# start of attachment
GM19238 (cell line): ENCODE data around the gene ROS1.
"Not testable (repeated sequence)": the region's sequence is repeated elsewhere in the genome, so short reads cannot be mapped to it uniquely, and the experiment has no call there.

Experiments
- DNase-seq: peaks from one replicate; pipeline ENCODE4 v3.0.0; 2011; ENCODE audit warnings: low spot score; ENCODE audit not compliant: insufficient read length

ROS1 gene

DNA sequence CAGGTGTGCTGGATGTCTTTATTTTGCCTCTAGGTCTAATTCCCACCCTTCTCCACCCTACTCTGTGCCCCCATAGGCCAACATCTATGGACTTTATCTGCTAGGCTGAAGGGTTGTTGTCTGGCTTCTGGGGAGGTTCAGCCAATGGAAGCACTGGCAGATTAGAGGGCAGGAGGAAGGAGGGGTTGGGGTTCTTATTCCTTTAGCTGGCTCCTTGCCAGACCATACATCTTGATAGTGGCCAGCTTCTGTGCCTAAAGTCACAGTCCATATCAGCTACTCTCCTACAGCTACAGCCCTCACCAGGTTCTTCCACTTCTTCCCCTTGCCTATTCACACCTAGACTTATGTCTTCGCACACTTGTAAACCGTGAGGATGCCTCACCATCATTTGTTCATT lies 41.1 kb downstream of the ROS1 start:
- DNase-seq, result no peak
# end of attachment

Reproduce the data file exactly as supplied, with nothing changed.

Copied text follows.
GM19238 (cell line): ENCODE data around the gene ROS1.
"Not testable (repeated sequence)": the region's sequence is repeated elsewhere in the genome, so short reads cannot be mapped to it uniquely, and the experiment has no call there.

Experiments
- DNase-seq: peaks from one replicate; pipeline ENCODE4 v3.0.0; 2011; ENCODE audit warnings: low spot score; ENCODE audit not compliant: insufficient read length

ROS1 gene

DNA sequence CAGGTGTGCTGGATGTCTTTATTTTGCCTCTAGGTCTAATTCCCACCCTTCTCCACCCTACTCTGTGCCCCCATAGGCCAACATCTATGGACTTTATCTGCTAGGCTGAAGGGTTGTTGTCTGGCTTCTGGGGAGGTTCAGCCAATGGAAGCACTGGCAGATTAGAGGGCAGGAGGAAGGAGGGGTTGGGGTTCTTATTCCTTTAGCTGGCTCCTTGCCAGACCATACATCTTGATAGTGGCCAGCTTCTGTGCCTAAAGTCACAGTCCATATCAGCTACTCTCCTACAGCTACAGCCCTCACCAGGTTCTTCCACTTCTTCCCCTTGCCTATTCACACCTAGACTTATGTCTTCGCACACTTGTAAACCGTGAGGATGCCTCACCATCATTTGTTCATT lies 41.1 kb downstream of the ROS1 start:
- DNase-seq, result no peak